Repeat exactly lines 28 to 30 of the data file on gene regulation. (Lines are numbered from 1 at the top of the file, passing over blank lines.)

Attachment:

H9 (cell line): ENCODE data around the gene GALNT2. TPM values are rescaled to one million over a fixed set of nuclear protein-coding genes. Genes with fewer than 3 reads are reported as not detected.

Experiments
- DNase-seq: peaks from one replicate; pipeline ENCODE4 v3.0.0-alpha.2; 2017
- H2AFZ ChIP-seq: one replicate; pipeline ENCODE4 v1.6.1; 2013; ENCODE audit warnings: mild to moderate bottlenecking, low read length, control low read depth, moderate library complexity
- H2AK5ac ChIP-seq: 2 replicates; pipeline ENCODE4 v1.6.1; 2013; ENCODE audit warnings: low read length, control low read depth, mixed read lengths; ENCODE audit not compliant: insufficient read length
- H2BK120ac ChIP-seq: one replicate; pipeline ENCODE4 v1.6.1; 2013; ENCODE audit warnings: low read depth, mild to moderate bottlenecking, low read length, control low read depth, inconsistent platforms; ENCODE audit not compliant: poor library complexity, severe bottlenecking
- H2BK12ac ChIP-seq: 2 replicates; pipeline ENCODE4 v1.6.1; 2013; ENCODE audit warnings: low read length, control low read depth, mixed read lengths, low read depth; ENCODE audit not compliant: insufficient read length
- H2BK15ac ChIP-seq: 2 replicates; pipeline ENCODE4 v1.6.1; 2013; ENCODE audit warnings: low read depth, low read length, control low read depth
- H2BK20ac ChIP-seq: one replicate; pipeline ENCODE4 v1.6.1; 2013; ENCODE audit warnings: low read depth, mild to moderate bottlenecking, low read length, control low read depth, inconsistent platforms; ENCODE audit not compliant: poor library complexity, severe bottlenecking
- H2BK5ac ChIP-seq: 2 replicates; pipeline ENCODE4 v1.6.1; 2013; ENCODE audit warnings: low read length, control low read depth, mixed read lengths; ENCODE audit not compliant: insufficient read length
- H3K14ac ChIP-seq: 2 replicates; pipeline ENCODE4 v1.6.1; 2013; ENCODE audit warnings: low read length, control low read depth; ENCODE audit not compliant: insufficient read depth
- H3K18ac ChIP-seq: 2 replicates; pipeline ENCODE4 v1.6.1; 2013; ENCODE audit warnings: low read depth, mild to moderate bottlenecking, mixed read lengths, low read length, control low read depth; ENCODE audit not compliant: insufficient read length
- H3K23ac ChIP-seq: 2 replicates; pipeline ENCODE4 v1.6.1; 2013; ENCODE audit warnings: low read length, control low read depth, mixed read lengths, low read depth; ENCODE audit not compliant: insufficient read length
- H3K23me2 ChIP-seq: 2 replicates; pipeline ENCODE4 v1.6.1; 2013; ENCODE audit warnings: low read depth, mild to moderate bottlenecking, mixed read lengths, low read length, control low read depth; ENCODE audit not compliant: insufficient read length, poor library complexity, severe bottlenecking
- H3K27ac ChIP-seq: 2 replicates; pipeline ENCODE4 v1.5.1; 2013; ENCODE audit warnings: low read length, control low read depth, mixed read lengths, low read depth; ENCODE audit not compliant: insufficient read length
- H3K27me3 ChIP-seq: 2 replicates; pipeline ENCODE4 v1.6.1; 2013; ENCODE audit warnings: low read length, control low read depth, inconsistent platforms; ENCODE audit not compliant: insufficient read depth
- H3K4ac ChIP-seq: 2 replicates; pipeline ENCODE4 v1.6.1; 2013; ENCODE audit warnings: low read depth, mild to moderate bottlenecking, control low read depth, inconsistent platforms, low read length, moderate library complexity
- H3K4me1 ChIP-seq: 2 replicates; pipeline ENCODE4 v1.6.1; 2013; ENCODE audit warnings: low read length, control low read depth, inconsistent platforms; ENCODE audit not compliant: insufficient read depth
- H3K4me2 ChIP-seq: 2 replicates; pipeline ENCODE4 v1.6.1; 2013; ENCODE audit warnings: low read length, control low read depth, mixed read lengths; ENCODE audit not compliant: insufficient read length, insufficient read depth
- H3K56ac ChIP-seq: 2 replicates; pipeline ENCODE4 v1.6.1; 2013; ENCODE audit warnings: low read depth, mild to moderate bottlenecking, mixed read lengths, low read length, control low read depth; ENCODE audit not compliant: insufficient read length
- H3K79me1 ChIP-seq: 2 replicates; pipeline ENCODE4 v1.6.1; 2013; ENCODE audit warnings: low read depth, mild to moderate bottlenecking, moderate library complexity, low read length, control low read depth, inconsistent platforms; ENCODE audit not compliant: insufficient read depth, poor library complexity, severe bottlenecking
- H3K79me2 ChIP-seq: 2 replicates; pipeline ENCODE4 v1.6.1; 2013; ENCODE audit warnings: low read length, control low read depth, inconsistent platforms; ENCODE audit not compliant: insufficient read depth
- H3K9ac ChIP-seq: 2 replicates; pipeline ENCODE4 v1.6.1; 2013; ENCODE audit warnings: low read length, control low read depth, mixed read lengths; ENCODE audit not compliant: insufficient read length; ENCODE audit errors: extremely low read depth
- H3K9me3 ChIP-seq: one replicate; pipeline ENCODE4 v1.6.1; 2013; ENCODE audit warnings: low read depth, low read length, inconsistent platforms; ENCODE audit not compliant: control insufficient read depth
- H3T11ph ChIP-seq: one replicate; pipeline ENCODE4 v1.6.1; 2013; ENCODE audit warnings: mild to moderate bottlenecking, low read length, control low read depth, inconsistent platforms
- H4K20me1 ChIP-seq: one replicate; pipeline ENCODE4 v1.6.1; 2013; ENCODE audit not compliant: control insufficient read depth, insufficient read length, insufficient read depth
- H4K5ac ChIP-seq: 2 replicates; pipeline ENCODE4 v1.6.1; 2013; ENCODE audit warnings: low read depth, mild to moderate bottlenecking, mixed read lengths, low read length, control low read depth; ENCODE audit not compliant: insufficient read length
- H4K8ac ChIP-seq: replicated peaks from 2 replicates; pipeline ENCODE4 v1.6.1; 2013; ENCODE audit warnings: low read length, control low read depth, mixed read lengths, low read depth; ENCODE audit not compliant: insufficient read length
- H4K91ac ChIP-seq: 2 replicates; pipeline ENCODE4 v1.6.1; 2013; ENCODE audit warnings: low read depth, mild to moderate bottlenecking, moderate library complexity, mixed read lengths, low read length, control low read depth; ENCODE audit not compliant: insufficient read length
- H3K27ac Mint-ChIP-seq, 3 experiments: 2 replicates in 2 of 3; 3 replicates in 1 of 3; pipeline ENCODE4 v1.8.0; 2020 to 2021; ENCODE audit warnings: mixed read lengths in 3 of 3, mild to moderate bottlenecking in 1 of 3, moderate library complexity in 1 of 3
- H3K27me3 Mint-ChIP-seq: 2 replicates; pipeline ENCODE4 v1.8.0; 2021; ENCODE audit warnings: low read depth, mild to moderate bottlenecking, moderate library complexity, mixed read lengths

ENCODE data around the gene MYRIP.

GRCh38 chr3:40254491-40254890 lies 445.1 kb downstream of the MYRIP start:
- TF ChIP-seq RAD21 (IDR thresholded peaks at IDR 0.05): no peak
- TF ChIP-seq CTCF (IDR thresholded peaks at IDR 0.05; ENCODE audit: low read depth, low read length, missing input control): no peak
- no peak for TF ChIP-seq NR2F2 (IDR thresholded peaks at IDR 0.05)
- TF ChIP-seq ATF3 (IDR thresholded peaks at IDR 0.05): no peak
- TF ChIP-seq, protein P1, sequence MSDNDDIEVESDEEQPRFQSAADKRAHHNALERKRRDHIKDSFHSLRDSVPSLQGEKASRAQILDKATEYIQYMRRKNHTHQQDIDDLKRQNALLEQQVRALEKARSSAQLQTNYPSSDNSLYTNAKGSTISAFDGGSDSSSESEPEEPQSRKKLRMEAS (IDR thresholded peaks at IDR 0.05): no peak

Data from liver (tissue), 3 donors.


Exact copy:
- H4K8ac ChIP-seq: replicated peaks from 2 replicates; pipeline ENCODE4 v1.6.1; 2013; ENCODE audit warnings: low read length, control low read depth, mixed read lengths, low read depth; ENCODE audit not compliant: insufficient read length
- H4K91ac ChIP-seq: 2 replicates; pipeline ENCODE4 v1.6.1; 2013; ENCODE audit warnings: low read depth, mild to moderate bottlenecking, moderate library complexity, mixed read lengths, low read length, control low read depth; ENCODE audit not compliant: insufficient read length
- H3K27ac Mint-ChIP-seq, 3 experiments: 2 replicates in 2 of 3; 3 replicates in 1 of 3; pipeline ENCODE4 v1.8.0; 2020 to 2021; ENCODE audit warnings: mixed read lengths in 3 of 3, mild to moderate bottlenecking in 1 of 3, moderate library complexity in 1 of 3